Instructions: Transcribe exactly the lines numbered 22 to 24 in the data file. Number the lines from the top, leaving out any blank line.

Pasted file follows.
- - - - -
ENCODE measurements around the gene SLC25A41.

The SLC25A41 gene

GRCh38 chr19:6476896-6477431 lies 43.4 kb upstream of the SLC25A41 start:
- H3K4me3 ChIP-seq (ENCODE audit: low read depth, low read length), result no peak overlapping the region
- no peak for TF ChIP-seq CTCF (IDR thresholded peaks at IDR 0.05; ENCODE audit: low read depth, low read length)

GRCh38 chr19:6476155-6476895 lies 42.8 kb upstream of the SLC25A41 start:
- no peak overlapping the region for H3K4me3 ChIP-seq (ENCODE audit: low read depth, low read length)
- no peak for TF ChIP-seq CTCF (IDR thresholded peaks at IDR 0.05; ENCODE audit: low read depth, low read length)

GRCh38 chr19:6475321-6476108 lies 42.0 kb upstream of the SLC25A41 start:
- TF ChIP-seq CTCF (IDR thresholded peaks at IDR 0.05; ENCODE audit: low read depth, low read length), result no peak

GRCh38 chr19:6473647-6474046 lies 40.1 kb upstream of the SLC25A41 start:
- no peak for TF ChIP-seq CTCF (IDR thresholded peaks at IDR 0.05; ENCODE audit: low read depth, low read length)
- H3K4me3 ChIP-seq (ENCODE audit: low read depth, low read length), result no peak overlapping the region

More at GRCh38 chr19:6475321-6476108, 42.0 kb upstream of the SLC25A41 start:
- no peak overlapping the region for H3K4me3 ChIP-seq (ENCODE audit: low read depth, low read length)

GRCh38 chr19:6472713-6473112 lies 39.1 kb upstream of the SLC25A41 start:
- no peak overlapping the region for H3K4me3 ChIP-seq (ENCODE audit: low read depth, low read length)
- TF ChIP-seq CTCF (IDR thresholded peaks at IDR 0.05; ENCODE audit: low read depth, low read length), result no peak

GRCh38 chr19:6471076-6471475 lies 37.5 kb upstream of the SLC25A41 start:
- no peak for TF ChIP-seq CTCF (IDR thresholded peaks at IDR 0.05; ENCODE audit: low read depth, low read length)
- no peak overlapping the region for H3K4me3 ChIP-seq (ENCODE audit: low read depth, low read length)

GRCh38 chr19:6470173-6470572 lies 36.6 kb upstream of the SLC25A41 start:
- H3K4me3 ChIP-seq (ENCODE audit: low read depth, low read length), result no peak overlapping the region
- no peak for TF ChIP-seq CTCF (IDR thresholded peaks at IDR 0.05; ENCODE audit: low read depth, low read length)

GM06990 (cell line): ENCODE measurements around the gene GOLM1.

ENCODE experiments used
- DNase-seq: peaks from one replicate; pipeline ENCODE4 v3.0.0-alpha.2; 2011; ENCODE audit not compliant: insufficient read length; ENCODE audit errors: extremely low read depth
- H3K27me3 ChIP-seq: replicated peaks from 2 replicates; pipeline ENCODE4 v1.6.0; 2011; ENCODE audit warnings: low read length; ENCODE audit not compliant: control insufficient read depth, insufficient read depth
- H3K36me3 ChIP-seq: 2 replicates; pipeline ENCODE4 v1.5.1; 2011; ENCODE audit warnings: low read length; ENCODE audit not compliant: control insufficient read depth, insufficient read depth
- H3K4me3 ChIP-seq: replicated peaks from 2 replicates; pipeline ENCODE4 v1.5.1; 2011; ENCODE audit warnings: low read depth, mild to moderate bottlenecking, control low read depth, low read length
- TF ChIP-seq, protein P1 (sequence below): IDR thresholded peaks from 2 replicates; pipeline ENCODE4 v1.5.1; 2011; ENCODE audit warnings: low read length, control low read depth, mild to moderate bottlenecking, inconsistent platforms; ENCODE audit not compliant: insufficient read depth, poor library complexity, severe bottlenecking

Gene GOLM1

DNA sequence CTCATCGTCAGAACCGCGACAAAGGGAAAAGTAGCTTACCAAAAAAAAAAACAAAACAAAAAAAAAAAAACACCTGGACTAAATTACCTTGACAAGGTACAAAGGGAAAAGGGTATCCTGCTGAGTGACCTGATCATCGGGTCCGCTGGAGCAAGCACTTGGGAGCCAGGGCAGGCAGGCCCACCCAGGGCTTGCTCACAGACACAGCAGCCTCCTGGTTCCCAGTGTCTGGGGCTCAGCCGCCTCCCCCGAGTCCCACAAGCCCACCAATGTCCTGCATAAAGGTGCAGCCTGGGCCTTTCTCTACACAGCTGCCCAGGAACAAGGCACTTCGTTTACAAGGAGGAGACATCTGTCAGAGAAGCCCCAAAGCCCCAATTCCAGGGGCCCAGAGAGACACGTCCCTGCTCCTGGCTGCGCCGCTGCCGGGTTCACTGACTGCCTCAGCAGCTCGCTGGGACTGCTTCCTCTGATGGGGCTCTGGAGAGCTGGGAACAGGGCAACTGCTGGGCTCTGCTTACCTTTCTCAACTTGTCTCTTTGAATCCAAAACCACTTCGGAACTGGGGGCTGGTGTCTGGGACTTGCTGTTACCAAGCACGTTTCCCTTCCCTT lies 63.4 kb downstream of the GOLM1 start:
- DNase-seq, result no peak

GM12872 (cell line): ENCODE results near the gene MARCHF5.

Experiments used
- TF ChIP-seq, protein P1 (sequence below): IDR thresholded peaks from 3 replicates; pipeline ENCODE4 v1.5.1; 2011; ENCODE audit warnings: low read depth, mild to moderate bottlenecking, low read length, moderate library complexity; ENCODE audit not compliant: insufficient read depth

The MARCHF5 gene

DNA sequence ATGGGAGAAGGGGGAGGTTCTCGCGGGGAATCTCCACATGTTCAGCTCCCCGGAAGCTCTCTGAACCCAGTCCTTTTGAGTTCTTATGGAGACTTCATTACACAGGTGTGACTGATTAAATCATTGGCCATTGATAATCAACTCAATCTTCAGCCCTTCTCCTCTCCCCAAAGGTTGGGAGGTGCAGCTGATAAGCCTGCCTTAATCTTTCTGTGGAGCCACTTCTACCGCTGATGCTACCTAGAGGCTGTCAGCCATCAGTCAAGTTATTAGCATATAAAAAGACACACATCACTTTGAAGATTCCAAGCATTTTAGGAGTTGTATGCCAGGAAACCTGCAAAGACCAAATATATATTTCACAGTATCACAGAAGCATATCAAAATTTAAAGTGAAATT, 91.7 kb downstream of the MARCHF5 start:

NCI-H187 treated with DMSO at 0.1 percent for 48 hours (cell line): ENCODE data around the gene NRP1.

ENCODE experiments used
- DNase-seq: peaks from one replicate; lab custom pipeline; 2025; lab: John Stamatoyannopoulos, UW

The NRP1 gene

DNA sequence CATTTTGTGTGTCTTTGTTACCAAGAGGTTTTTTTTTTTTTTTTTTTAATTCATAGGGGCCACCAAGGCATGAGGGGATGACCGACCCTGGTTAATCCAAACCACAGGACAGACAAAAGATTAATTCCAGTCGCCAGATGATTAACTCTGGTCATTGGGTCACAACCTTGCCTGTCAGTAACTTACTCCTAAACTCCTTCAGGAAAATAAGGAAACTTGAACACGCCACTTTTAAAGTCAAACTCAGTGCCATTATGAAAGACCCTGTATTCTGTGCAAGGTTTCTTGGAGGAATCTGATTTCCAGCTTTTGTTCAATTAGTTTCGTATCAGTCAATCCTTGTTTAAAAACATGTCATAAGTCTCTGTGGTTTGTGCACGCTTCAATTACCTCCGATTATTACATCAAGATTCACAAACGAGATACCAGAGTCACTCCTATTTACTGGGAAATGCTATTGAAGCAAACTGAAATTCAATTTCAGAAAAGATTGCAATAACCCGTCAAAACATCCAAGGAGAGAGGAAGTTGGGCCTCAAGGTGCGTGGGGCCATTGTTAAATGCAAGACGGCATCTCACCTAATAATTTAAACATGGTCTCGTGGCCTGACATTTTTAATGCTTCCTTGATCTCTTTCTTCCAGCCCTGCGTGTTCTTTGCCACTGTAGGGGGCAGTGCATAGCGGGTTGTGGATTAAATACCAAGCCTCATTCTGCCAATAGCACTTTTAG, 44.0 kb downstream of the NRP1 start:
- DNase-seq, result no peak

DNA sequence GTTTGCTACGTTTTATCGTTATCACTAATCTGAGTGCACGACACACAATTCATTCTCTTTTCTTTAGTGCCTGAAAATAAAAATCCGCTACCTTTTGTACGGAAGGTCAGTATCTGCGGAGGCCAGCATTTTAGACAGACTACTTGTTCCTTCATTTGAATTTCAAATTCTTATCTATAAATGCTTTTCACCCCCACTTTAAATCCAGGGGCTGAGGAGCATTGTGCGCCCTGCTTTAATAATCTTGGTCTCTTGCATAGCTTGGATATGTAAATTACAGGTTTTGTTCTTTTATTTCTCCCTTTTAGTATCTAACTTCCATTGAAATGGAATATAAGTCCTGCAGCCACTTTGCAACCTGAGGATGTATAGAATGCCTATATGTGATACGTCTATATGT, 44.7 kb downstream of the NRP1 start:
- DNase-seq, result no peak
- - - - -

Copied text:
GRCh38 chr19:6470173-6470572 lies 36.6 kb upstream of the SLC25A41 start:
- H3K4me3 ChIP-seq (ENCODE audit: low read depth, low read length), result no peak overlapping the region
- no peak for TF ChIP-seq CTCF (IDR thresholded peaks at IDR 0.05; ENCODE audit: low read depth, low read length)